Understand the hidden impact of sovereign wealth funds, so you can ride the waves they’re creating.
During the last decade SWFs (Sovereign Wealth Funds) evolved into critical strategic tools in the Middle East and East Asia. The rising price of crude and insatiable Western demand for cheap imports lifted what had been low-key but significant global financial players into topics for front-page stories. Their rapid proliferation and potential for long-term growth suggest that SWFs are here to stay.
Islamic banks, which are becoming increasingly wealthier, are ever in search of sharia-compliant investments. In order to capitalize on this new development, investing professionals must familiarize themselves with this burgeoning investing method.
Gulf Capital & Islamic Finance introduces bankers, money managers, and investors to the strategic and technical aspects of Islamic finance, covering a broad range of vehicles, including Islamic bonds, Sukuks, ETFs, and takaful (Islamic insurance). In an era of evaporating liquidity and endless adjustments to economic crises, Islamic finance is one of the few areas that continues to grow.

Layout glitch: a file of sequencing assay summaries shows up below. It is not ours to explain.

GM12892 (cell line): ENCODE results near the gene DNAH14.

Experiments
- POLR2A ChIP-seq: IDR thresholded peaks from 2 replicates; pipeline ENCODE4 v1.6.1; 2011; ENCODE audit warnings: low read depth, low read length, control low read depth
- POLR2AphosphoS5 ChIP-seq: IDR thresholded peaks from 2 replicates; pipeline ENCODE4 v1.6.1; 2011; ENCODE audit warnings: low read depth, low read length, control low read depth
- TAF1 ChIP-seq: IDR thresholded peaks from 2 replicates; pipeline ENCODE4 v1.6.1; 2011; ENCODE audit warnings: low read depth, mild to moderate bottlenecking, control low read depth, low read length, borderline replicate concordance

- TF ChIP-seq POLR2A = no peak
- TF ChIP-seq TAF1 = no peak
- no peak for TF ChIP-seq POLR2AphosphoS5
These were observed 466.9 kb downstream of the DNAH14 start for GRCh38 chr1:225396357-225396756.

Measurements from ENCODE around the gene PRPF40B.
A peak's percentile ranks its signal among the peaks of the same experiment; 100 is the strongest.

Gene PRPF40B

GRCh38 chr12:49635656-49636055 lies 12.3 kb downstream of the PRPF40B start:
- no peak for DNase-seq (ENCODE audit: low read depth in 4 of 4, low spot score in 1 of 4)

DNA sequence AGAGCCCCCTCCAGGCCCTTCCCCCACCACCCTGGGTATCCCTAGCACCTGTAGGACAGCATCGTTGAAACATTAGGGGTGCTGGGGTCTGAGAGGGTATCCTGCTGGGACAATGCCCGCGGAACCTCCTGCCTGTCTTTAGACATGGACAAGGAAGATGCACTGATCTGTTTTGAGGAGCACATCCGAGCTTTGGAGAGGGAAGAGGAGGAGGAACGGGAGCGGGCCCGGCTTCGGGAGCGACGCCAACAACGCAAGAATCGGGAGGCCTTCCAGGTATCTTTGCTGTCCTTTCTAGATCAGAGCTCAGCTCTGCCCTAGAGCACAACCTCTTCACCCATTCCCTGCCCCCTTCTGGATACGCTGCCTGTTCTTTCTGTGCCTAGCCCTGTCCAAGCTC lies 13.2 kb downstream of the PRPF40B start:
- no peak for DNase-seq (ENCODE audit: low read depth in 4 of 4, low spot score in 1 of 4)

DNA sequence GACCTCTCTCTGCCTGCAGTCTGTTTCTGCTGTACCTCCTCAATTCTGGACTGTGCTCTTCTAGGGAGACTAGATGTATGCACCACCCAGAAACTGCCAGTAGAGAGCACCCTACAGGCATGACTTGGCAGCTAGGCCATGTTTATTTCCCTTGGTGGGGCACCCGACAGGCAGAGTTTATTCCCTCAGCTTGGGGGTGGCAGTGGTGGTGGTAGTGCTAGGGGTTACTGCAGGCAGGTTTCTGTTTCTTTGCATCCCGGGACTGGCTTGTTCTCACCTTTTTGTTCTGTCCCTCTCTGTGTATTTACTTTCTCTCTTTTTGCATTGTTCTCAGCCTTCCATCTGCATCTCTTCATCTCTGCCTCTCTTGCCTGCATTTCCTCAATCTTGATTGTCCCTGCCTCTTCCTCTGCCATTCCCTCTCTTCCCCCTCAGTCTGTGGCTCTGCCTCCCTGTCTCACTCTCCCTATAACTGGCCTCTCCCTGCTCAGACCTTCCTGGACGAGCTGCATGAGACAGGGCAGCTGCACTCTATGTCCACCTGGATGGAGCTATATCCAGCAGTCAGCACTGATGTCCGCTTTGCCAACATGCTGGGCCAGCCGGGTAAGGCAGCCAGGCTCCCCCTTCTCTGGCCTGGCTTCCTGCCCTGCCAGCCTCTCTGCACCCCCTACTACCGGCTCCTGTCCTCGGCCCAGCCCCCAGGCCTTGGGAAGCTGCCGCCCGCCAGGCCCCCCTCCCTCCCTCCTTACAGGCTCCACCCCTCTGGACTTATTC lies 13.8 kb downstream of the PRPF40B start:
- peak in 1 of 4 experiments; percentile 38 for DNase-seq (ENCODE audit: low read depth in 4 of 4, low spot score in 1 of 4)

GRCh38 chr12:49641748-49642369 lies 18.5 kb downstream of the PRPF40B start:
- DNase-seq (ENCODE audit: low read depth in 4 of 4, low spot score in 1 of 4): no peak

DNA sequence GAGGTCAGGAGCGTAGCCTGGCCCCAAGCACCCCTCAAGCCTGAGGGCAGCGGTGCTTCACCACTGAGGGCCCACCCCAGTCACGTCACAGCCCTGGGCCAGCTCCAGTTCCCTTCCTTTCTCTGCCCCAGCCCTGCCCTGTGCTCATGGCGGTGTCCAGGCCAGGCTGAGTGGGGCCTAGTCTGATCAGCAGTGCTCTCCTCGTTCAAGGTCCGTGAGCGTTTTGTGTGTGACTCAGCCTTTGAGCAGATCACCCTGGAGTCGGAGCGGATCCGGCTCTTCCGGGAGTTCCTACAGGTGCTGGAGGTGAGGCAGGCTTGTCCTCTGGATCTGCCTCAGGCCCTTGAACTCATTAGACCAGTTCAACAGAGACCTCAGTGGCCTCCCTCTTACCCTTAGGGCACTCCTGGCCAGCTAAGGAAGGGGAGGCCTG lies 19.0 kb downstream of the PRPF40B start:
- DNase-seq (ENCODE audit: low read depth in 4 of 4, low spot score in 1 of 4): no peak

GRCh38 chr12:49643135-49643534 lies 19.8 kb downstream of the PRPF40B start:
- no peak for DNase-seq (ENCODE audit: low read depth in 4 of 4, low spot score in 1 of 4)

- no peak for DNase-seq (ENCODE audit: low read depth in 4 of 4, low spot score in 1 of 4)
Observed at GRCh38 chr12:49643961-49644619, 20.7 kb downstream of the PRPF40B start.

This volume provides an overview of the global regulatory landscape from the perspective of Asian emerging markets. The contributors discuss the many challenges ahead in developing sound and flexible financial regulatory systems for emerging market economies. The challenges are heightened by the rising integration of these economies into global trade and finance, the growing sophistication of their financial systems as globalization and emergence processes accelerate, and their potential vulnerability to instability arising from the financial markets in the advanced economies.
The contributors provide guidance about pitfalls to be avoided, general principles that should guide the creation of sound regulatory systems, and valuable analytic perspectives about how to continue to broaden the financial sector and innovate while still maintaining financial and macroeconomic stability.
Puentes, fronteras y murallas disciplinarias en torno a las orga-ni-za-ciones internacionales explora la posibilidad de tender puentes y abonar a favor de un nuevo entendimiento de las OI desde las relaciones internacionales y la teoría de la organización. Constituye un ejercicio de análisis y trabajo interdisciplinario que señala puntos de encuentro y desencuentro. Al mismo tiempo, reta al lector a acercarse al estudio de las OI desde una frontera disciplinaria mucho más porosa y a veces resistente de lo que se esperaba.